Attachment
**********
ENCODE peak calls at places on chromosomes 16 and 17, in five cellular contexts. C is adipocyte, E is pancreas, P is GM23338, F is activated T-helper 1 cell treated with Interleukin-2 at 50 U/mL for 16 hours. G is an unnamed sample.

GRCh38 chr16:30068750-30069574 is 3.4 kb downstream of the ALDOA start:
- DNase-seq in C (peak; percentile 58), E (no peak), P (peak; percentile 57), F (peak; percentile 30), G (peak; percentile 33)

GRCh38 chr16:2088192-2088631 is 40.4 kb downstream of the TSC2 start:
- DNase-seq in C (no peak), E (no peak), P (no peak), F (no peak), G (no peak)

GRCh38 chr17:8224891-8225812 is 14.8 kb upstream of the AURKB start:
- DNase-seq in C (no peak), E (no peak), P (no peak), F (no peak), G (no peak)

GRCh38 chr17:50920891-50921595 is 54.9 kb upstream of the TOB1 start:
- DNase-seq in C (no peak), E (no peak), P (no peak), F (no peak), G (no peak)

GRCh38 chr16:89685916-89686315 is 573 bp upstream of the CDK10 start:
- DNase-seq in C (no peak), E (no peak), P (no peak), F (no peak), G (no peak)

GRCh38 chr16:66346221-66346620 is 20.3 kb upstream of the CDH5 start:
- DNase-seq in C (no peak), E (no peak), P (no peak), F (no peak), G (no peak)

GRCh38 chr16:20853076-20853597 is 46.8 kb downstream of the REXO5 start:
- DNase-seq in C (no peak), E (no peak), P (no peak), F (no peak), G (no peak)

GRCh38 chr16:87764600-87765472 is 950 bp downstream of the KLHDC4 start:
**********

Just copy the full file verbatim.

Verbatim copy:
ENCODE peak calls at places on chromosomes 16 and 17, in five cellular contexts. C is adipocyte, E is pancreas, P is GM23338, F is activated T-helper 1 cell treated with Interleukin-2 at 50 U/mL for 16 hours. G is an unnamed sample.

GRCh38 chr16:30068750-30069574 is 3.4 kb downstream of the ALDOA start:
- DNase-seq in C (peak; percentile 58), E (no peak), P (peak; percentile 57), F (peak; percentile 30), G (peak; percentile 33)

GRCh38 chr16:2088192-2088631 is 40.4 kb downstream of the TSC2 start:
- DNase-seq in C (no peak), E (no peak), P (no peak), F (no peak), G (no peak)

GRCh38 chr17:8224891-8225812 is 14.8 kb upstream of the AURKB start:
- DNase-seq in C (no peak), E (no peak), P (no peak), F (no peak), G (no peak)

GRCh38 chr17:50920891-50921595 is 54.9 kb upstream of the TOB1 start:
- DNase-seq in C (no peak), E (no peak), P (no peak), F (no peak), G (no peak)

GRCh38 chr16:89685916-89686315 is 573 bp upstream of the CDK10 start:
- DNase-seq in C (no peak), E (no peak), P (no peak), F (no peak), G (no peak)

GRCh38 chr16:66346221-66346620 is 20.3 kb upstream of the CDH5 start:
- DNase-seq in C (no peak), E (no peak), P (no peak), F (no peak), G (no peak)

GRCh38 chr16:20853076-20853597 is 46.8 kb downstream of the REXO5 start:
- DNase-seq in C (no peak), E (no peak), P (no peak), F (no peak), G (no peak)

GRCh38 chr16:87764600-87765472 is 950 bp downstream of the KLHDC4 start: